This time last year, I was in Amsterdam, if I remember right. I had packed my bag in a hallucinatory haze and managed to forget to take any shorts or trousers – just two t-shirts, a dress and a pair of woollen tights which were perfect for the chilly London weather but completely inappropriate for the 25 degree heat in the Netherlands. I was periodically coughing up blood and not entirely conscious for most of the trip.
A year on and a lot of things have changed, not just for me but for everyone. This weekend a whole swathe of my friends is graduating, and either going off into the real world to find proper jobs or moving onto a new degree or course. There are people getting married, people moving countries, people starting careers. And of course there are lots of people who thought they would be graduating this year, but aren’t doing – because they took a year out, because they had a year abroad, because they got ill or had a crisis or failed an exam. That’s the situation I’ll be in next year, as I watch my matriculation class graduate and then return for another year.
I suppose my point is that life always feels at its most real when you’re living it, and the Future seems set based on what the Present is like, but if this year has taught me anything at all it’s that nothing is ever set in stone and things can change in a heartbeat. It’s fine to imagine what the future might be like but the only thing you can be certain of is that it won’t turn out the way you imagined.
It feels rather appropriate that I’d be going back to Cambridge for graduation weekend. Technically I was there last year; certainly I was physically present but I spent most of the week too ill to really take anything in. I don’t remember much except my visions of Batman punting around the room while I lay in a strange room and sweltered. It’ll be nice to be there properly and say goodbye to some of the friends I left rather suddenly back in November.
It isn’t the most well-planned visit, though. When I first arranged it, it was several months ago and I just assumed that I would either find a friend who was graduating and ask them if I could sleep on their floor, or book a room for myself in the college. Taking a college room is one of the cheapest options but it still costs about £20 a night, and I’ve been so anxious about money lately that I couldn’t face paying almost an entire week’s JSA for somewhere to sleep. But I haven’t actually made any proper, definite plans with anyone either, so despite what I have confidently told my parents, I am getting on a train in three hours without any clear idea of where I’ll be sleeping tonight. I’m sure someone will be able to put me up – all I need is a few square feet of floor – but so many graduands are themselves crashing on friends’ floors or have their entire family staying with them that I feel very guilty about imposing on them even more. Not to mention the unpleasantly early appointment I have with my DoS, so the closer I am to her office, the easier tomorrow morning will be. Perhaps I’ll sleep in the JCR again, as I did just over a year ago at the college May Ball.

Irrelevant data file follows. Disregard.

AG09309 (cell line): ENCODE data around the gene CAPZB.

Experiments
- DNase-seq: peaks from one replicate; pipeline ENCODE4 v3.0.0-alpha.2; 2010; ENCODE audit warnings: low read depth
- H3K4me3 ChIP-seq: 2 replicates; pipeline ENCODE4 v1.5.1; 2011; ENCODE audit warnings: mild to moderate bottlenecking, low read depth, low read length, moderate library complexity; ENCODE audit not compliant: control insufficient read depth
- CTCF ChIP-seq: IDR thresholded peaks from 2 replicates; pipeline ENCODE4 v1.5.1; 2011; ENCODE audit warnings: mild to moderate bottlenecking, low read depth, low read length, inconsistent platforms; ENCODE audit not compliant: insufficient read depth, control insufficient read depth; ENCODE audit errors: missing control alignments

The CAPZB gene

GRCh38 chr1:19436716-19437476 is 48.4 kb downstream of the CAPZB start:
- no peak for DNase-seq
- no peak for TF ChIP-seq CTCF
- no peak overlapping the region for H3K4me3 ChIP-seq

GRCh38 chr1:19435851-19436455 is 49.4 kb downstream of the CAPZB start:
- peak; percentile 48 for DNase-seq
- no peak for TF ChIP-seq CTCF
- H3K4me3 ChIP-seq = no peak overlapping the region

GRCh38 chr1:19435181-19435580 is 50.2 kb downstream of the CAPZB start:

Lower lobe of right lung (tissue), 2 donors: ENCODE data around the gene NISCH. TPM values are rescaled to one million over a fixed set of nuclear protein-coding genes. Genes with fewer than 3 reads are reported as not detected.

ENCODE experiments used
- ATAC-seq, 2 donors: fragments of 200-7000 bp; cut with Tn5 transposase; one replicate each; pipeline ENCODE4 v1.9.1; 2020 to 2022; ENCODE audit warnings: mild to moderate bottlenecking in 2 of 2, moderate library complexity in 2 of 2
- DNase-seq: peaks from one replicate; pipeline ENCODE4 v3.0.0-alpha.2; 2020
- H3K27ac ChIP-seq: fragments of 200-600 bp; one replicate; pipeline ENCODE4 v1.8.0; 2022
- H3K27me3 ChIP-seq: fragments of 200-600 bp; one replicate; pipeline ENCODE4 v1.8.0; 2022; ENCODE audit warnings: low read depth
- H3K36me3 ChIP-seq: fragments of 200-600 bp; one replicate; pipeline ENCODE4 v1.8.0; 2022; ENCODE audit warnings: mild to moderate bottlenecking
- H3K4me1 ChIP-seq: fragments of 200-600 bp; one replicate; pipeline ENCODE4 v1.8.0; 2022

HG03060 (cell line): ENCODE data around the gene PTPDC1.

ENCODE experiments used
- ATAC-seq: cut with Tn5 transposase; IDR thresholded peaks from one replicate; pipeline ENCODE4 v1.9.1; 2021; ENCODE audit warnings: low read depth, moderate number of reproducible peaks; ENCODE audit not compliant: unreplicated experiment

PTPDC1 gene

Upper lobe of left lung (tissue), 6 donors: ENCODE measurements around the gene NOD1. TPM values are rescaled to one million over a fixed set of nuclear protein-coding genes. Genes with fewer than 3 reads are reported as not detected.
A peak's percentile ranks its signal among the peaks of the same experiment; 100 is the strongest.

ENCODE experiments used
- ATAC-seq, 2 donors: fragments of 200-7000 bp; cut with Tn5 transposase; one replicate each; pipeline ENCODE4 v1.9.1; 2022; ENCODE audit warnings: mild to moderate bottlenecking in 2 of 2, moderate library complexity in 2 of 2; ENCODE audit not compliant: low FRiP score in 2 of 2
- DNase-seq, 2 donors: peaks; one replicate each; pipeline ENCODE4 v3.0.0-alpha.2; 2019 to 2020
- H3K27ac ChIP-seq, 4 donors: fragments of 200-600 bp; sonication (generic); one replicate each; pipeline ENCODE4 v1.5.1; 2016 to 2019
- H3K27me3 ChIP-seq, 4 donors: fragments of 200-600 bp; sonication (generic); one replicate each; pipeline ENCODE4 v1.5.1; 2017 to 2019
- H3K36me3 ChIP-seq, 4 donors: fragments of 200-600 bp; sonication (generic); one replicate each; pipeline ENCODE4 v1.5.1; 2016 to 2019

Strange to think that an entire year has gone by since I last did any proper work, or stayed awake through a whole lecture. Strange to imagine that the friends from my year are now from the year above, and they know about things I haven’t even heard of yet. Strange that the path through university that I’d dreamed of when I was in primary school took such an unexpected twist, but I’m still on it somehow. Just waiting on a side-track at the moment.